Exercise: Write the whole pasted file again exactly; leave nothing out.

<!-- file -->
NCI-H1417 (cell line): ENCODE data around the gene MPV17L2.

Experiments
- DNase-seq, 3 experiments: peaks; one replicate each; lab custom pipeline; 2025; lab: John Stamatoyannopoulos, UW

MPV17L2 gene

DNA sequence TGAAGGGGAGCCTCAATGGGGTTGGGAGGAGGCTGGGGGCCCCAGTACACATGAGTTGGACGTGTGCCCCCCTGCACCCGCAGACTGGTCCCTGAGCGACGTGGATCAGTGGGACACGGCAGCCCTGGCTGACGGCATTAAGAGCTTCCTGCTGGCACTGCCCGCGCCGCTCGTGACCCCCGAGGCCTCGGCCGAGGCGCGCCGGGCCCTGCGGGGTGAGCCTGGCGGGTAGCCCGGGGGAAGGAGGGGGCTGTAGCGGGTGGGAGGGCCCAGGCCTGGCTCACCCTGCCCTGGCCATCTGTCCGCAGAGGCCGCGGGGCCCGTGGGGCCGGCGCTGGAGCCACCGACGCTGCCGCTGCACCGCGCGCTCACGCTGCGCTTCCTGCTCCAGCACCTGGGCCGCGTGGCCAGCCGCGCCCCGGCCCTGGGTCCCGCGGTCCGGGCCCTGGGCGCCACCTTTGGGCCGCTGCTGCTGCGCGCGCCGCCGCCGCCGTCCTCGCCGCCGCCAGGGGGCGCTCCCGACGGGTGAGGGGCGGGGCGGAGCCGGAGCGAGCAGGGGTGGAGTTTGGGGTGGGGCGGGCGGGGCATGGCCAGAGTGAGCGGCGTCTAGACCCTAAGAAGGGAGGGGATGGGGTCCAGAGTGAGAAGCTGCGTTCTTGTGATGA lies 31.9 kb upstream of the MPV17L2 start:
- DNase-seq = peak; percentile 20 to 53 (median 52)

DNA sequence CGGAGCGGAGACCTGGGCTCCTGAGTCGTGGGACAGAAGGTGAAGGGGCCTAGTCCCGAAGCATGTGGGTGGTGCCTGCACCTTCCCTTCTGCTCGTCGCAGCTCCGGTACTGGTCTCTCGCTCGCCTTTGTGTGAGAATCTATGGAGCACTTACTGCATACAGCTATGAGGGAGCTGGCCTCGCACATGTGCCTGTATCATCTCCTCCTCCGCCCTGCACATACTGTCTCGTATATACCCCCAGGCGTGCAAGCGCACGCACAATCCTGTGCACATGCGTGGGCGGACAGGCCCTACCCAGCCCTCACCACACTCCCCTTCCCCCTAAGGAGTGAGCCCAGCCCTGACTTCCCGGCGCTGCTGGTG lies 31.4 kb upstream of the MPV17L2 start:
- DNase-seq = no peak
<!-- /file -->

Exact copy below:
NCI-H1417 (cell line): ENCODE data around the gene MPV17L2.

Experiments
- DNase-seq, 3 experiments: peaks; one replicate each; lab custom pipeline; 2025; lab: John Stamatoyannopoulos, UW

MPV17L2 gene

DNA sequence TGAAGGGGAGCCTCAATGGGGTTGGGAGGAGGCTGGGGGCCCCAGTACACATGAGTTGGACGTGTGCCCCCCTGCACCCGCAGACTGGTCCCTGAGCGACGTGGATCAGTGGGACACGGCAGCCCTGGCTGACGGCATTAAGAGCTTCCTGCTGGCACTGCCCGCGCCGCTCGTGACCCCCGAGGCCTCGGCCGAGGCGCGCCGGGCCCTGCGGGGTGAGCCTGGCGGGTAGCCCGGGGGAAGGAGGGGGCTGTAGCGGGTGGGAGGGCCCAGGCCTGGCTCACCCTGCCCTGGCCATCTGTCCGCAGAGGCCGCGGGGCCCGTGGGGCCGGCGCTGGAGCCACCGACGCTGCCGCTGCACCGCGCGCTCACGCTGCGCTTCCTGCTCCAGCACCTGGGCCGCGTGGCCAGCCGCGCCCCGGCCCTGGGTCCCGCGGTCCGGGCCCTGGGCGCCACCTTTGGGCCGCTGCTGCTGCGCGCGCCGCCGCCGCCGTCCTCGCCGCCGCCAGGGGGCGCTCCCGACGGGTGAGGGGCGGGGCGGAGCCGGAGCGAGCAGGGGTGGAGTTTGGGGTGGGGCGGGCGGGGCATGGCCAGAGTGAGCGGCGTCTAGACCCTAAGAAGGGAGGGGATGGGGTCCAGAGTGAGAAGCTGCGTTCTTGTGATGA lies 31.9 kb upstream of the MPV17L2 start:
- DNase-seq = peak; percentile 20 to 53 (median 52)

DNA sequence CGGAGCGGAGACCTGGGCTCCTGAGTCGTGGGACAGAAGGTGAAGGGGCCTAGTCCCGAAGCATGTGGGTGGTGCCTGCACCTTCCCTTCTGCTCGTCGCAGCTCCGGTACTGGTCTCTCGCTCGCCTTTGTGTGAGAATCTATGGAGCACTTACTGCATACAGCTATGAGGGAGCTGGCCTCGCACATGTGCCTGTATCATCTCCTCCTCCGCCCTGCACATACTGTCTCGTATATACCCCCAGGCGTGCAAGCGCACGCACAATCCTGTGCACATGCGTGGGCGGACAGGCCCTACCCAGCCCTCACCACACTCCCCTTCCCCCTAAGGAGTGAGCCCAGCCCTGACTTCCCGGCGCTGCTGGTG lies 31.4 kb upstream of the MPV17L2 start:
- DNase-seq = no peak